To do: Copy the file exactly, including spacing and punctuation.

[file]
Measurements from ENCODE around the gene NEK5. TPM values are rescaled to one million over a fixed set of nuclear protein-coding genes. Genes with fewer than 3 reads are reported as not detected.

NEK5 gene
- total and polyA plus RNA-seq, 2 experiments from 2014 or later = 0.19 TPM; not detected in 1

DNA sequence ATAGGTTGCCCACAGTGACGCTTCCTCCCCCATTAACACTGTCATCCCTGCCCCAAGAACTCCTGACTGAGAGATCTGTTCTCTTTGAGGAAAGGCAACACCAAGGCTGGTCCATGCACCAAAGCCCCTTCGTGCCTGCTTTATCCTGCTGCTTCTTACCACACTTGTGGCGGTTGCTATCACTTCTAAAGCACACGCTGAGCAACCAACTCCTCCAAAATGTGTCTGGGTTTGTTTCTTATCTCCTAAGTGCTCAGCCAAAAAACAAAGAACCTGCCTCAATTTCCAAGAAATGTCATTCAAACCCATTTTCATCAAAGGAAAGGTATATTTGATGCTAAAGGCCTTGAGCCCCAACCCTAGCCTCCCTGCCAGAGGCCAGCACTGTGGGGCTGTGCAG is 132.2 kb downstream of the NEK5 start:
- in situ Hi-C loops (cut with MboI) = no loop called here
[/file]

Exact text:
Measurements from ENCODE around the gene NEK5. TPM values are rescaled to one million over a fixed set of nuclear protein-coding genes. Genes with fewer than 3 reads are reported as not detected.

NEK5 gene
- total and polyA plus RNA-seq, 2 experiments from 2014 or later = 0.19 TPM; not detected in 1

DNA sequence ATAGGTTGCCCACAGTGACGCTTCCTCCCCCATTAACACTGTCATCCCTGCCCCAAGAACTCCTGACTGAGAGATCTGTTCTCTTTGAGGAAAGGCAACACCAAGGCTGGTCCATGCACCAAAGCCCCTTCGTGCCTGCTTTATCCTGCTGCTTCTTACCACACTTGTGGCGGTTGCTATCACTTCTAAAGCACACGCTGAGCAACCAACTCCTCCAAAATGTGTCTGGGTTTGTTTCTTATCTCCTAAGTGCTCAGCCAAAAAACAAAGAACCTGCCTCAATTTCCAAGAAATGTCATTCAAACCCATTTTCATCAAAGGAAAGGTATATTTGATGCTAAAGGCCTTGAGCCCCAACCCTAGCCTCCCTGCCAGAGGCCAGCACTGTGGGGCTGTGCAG is 132.2 kb downstream of the NEK5 start:
- in situ Hi-C loops (cut with MboI) = no loop called here